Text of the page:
Researcher Profile: Sean Smukler, Assistant Professor

Sean Smukler, Assistant Professor, Applied Biology & Soil Science Junior Chair, Agriculture and the Environment
Departments:  Applied Biology, Integrated Studies in Land & Food Systems, Soil Science

What is your current research project and what is it all about?

My lab, the Sustainable Agriculture Lab, works on helping farmers in two specific ways: we help farmers reduce their environmental impact and we help farmers adapt to climate change.

What’s next for this project?

One of the projects we are now just launching is a five-year project to mitigate greenhouse gases; working with forage, potatoes and blueberries. We’re monitoring and quantifying greenhouse gases from those systems and evaluating how much carbon could be stored in farmers’ soils.  Our goal is to provide some management recommendations to those farmers. We’re also working on an assessment of how soil carbon is changing in the Fraser Valley depending on various land uses and soil management practices. Another project that we’re just launching is looking at how to better manage nutrients in organic farming systems. This means specifically identifying the challenges of meeting nutrient demands for organic vegetable production.

Why does this work matter to you?
I think understanding the intersection of the environment and agriculture is something that we really need to get a handle on. Considering the dual challenge of global food security and global environmental sustainability, agriculture is right in the nexus of that. Yet we, as a society, have not employed very effective strategies for incentivizing farmers to adopt practices that will improve their farms’ sustainability or reduce their environmental impact.

What surprises you about this work?
I’ve been a little surprised about how little support agriculture has from government in terms of research and development. For a sector of its importance, it is not getting as much support as it should. I don’t think that people have an awareness of the need for food production because it is so plentiful at the moment from places such as California, but give it ten years and BC’s agricultural landscape will look very different.

How important is the Centre for Sustainable Food Systems at the UBC Farm to your work?
It’s pretty essential, in terms of having a research facility. The Faculty of Land and Food Systems has two agricultural research facilities: the Dairy Research facility in Agassiz and the Centre for Sustainable Food Systems at the UBC Farm. It is really important to have a controlled experimental setting to study some of the things that we’re interested in. We do a lot of on-farm work, and that is equally valuable, but without the controlled setting, it’s really hard to come up to the conclusions that can be applied in the field.

How valuable is it to engage your students with the UBC Farm?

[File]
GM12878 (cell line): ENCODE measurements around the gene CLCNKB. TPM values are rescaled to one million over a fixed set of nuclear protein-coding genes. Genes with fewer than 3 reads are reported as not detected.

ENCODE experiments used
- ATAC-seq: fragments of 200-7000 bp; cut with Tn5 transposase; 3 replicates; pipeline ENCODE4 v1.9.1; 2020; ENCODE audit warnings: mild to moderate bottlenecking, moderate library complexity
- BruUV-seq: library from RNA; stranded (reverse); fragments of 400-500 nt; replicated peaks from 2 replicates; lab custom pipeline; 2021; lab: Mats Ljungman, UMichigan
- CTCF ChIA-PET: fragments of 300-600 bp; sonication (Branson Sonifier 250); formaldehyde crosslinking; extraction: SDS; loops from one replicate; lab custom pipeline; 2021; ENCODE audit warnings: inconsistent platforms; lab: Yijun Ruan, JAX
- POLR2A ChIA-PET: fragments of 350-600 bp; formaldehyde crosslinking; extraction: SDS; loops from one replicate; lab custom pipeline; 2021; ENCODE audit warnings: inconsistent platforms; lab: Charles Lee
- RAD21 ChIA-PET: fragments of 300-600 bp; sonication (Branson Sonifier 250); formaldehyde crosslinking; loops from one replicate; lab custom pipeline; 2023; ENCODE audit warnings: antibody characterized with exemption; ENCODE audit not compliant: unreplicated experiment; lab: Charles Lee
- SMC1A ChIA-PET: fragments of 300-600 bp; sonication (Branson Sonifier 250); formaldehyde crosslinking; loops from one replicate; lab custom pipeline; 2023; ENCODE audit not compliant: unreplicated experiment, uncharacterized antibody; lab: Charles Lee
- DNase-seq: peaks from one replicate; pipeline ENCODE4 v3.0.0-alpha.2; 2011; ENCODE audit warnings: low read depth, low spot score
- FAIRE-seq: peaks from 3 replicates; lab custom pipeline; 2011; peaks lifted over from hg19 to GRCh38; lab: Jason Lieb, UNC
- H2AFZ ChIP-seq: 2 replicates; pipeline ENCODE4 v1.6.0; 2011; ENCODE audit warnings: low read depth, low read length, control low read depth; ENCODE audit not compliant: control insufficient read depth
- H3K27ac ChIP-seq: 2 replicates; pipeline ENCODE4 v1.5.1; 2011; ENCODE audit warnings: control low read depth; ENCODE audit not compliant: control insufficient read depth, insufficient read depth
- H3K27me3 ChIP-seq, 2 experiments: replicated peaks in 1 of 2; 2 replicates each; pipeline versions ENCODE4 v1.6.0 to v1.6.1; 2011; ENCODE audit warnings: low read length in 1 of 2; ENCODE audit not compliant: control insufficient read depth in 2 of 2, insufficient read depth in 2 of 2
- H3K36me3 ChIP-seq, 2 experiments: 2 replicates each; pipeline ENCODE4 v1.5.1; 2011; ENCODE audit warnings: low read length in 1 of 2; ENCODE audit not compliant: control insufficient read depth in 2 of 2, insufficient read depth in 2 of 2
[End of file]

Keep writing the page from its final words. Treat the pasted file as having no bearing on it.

I think it’s really critical for students to have hands on experience and to get exposure to a wide range of scientific fields. The UBC Farm offers an opportunity for me and my class to expose students to a bunch of methodologies for different fields. Agroecology really does encompass a wide variety of fields and gives students a sense if it is something that they’re interested in doing. Without getting your hands dirty, it’s really difficult to know that.

What should people know about the UBC Farm that they probably don’t know?
They should definitely know that whether it looks like it or not, it’s a really state of the art facility to do some important agricultural research. I think we’re pushing the boundaries in specific scientific ventures. It may not look like a typical classroom, but it definitely is one.

The UBC Farm has the potential to connect researchers on campus, especially those who are interested in food systems, food production and the environment. It seems like it has the potential to be a real important hub of change. This project that we’re doing to improve nutrients on organic farms looks promising. We’re going to be trialing on 20 farms in the region. At some point, we’re going to get all the people together and develop some strategies. It’s really an opportunity to get a bunch of farmers and scientists together at the UBC Farm and start building connections.

What’s your favourite thing to do at the UBC Farm?

I really like showing students examples of what I’ve been talking about in class. There’s nothing like talking about intercropping and then going out to the Farm and seeing clover or kale under sown. Under sowing involves sowing a crop after a main crop has been harvested to cover the soil and provide benefits such as nutrient retention and mitigates the harmful impacts of soil erosion. I enjoy explaining why the Farm is doing that, or why the Farm would like more information on that particular practice. It definitely feels good when the real world and the lecture intersects out there.

If you weren’t researching agriculture, what would you be doing?
I think I’d be a farmer. Or the other thing I’ve thought about doing is policy.